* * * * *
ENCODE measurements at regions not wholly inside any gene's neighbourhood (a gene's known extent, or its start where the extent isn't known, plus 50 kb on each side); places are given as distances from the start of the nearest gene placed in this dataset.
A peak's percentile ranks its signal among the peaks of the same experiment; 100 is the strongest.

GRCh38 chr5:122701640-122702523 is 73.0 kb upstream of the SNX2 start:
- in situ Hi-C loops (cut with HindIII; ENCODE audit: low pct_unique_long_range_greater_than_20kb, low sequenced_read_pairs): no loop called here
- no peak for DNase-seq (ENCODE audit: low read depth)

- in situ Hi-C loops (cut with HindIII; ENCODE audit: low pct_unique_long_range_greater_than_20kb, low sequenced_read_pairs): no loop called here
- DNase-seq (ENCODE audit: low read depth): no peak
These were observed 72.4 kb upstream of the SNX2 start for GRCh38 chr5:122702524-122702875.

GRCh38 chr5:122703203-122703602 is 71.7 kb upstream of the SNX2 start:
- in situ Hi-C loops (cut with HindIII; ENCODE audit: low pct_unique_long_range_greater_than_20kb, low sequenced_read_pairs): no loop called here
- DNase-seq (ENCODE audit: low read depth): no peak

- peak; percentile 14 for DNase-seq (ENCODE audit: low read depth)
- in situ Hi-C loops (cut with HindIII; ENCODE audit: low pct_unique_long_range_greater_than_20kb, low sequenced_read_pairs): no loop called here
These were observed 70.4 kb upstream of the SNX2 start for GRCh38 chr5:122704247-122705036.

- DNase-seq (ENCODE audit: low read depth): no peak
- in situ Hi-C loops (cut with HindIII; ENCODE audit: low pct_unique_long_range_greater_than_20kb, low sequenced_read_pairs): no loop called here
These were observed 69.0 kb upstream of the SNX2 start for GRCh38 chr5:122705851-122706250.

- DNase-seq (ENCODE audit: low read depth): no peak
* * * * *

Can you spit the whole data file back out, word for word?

ENCODE measurements at regions not wholly inside any gene's neighbourhood (a gene's known extent, or its start where the extent isn't known, plus 50 kb on each side); places are given as distances from the start of the nearest gene placed in this dataset.
A peak's percentile ranks its signal among the peaks of the same experiment; 100 is the strongest.

GRCh38 chr5:122701640-122702523 is 73.0 kb upstream of the SNX2 start:
- in situ Hi-C loops (cut with HindIII; ENCODE audit: low pct_unique_long_range_greater_than_20kb, low sequenced_read_pairs): no loop called here
- no peak for DNase-seq (ENCODE audit: low read depth)

- in situ Hi-C loops (cut with HindIII; ENCODE audit: low pct_unique_long_range_greater_than_20kb, low sequenced_read_pairs): no loop called here
- DNase-seq (ENCODE audit: low read depth): no peak
These were observed 72.4 kb upstream of the SNX2 start for GRCh38 chr5:122702524-122702875.

GRCh38 chr5:122703203-122703602 is 71.7 kb upstream of the SNX2 start:
- in situ Hi-C loops (cut with HindIII; ENCODE audit: low pct_unique_long_range_greater_than_20kb, low sequenced_read_pairs): no loop called here
- DNase-seq (ENCODE audit: low read depth): no peak

- peak; percentile 14 for DNase-seq (ENCODE audit: low read depth)
- in situ Hi-C loops (cut with HindIII; ENCODE audit: low pct_unique_long_range_greater_than_20kb, low sequenced_read_pairs): no loop called here
These were observed 70.4 kb upstream of the SNX2 start for GRCh38 chr5:122704247-122705036.

- DNase-seq (ENCODE audit: low read depth): no peak
- in situ Hi-C loops (cut with HindIII; ENCODE audit: low pct_unique_long_range_greater_than_20kb, low sequenced_read_pairs): no loop called here
These were observed 69.0 kb upstream of the SNX2 start for GRCh38 chr5:122705851-122706250.

- DNase-seq (ENCODE audit: low read depth): no peak